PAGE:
The last time a US President came to Argentina’s humble shores was in 2005. And while George W. Bush probably drank some great wine and had his fill of asado, he probably doesn’t look back on his Argentine sojourn fondly.
The former US President arrived in Mar del Plata for the 4th Summit of the Americas in November 2005, with the specific goal of reaching an agreement on the Free Trade Area of the Americas (FTAA, or ALCA in Spanish), which would have created the biggest free trade area in the world, including almost 800 million people. According to the US government, the proposed agreement would have opened “new markets for Americans and [brought] wealth and jobs to Latin America.” Spoiler alert: it didn’t work out and made Argentine-US relations take a definite turn for the worse.
Bush was already aware the conference wouldn’t be a piece of cake. Days prior to his arrival, he admitted that “the FTAA has stalled.” Even before Air Force One touched the ground, his former Secretary of State Condoleezza Rice (remember her?) was constantly on the phone negotiating with Argentine Foreign Relations Minister Rafael Bielsa.
And just hours after his arrival, regional leaders gathered at an anti-summit to express how they really felt about the free trade agreement. Accompanied by Argentine football legend Diego Maradona, human rights giant Adolfo Pérez Esquivel, then Bolivian presidential candidate Evo Morales and union leaders, Venezuelan President Hugo Chávez took the stage and spoke the now immortal words, “ALCA, ALCA, al carajo” (“ALCA, ALCA, fuck ALCA”). The crowd cheered and chanted slogans against Bush. “Here, in Mar del Plata, FTAA will be buried!” said Chávez.
Later that day, the real summit started with tough negotiations. Although almost 30 countries backed the proposal, Brazil, Argentina and Venezuela, three of the largest economies in the region, opposed it fiercely and were joined by Uruguay and Paraguay. Argentine President Néstor Kirchner, Brazilian President Lula da Silva and Chávez were closer than ever, and many thought it was the beginning of a beautiful friendship.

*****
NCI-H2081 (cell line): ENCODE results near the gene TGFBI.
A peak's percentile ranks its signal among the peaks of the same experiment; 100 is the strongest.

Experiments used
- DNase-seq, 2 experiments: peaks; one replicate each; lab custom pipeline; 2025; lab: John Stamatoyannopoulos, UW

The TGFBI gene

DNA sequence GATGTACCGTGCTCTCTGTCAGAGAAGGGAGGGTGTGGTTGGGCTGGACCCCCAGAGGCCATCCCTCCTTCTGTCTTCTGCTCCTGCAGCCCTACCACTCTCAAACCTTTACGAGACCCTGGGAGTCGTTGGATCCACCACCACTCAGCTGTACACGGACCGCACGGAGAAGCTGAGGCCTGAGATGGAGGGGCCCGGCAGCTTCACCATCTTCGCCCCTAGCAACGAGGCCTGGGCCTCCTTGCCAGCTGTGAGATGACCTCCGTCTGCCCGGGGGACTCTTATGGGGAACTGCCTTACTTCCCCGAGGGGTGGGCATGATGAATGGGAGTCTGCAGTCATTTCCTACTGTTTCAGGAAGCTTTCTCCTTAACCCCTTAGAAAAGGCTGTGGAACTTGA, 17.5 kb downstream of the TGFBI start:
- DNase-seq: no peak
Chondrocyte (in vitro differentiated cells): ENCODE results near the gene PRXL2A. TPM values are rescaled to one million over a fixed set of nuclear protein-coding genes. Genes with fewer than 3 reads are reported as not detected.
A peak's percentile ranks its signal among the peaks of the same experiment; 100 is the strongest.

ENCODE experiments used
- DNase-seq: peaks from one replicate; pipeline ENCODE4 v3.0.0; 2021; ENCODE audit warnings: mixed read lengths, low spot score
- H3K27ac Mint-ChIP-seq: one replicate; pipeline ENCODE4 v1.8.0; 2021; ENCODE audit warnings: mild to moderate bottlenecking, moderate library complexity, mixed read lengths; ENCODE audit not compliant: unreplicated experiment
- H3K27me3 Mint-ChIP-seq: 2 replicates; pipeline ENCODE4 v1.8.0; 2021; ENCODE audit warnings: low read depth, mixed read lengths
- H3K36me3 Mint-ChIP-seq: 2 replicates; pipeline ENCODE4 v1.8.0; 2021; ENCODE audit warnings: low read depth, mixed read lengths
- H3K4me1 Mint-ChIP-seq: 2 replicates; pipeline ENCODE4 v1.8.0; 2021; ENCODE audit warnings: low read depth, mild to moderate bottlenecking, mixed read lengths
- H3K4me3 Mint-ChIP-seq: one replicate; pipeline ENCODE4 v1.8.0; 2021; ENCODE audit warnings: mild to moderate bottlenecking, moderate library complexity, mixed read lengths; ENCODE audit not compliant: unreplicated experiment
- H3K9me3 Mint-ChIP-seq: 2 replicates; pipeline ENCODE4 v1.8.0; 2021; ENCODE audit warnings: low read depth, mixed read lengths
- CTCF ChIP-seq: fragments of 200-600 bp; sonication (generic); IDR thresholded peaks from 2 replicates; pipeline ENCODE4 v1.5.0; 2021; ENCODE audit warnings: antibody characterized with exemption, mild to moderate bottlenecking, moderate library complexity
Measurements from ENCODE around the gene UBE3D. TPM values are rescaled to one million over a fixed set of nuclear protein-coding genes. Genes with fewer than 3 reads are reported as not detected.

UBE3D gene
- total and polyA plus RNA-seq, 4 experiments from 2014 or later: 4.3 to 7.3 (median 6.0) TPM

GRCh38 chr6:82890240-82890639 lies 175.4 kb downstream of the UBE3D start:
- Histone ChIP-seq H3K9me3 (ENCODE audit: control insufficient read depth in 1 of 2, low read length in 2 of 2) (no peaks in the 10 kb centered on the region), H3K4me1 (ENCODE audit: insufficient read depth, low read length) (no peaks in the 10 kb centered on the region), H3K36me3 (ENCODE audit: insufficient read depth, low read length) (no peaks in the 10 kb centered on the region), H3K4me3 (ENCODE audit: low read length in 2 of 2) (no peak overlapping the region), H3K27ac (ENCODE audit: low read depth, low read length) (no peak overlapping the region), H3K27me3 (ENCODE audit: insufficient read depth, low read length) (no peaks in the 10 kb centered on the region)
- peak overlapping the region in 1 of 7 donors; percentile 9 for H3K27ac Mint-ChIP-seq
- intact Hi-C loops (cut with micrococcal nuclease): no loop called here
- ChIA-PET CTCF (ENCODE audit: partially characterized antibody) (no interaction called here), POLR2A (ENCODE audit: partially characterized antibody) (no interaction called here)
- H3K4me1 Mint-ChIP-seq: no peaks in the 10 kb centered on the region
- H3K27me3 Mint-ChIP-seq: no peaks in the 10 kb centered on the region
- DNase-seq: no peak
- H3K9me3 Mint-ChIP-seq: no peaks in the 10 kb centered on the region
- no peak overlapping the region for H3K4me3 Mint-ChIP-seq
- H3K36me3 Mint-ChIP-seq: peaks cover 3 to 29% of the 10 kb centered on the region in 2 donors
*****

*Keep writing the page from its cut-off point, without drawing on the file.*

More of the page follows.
Kirchner criticized the Washington Consensus during his speech and addressed Bush directly: “Your role as a world leader is undeniable. The responsible exercise of that leadership must consider that your economic policies not only provoked misery and poverty, but also added institutional instability that caused the fall of democratic governments.” Bush listened closely and later responded in a press conference: “It’s not easy to host all these countries. It’s particularly not easy to host, perhaps, me.”
Meanwhile, peaceful protests were held against Bush in the city protected (and even militarized) with almost 10,000 security agents. Some radical activists managed to create small riots, which were broadcast worldwide, and dozens were arrested. Protesters argued that the market proposed by the US pushed millions into poverty across the region. Bush’s reputation was already suffering as a result of the invasion of Iraq two years prior, and many polls have since awarded him the title of most unpopular US president ever among Latin Americans.
Ultimately, the summit was a bust. News conferences were postponed, hands weren’t shaken and the final document showed an utter lack of continental unity. The five dissenting countries stated their position: “The conditions do not exist to attain a hemispheric free trade accord that is balanced and fair with access to markets that is free of subsidies and distorting practices.” The classic post-summit photo had several absences, as many leaders had already left the city, including Bush.
Chávez was delighted with the results. “The great loser today was George W. Bush. The man went away wounded. You could see defeat on his face,” he said.
The trip was described as “disastrous” by a New York Times columnist, and the surprising defeat forced the US to keep negotiating free trade agreements separately with specific countries. It also precipitated the downfall of the US’ relationship with Argentina during the Kirchnerite presidencies, and was a milestone for the leftist leaders in South America, making it a first significant step for the creation of the Union of South American Nations (UNASUR), which was later created in 2008 and started to function in 2010. Since then, it has tried to promote the democratic institutions and integrate its members, with a leadership that has leaned to the left, so far.
Thanks, Obama! I mean, Bush.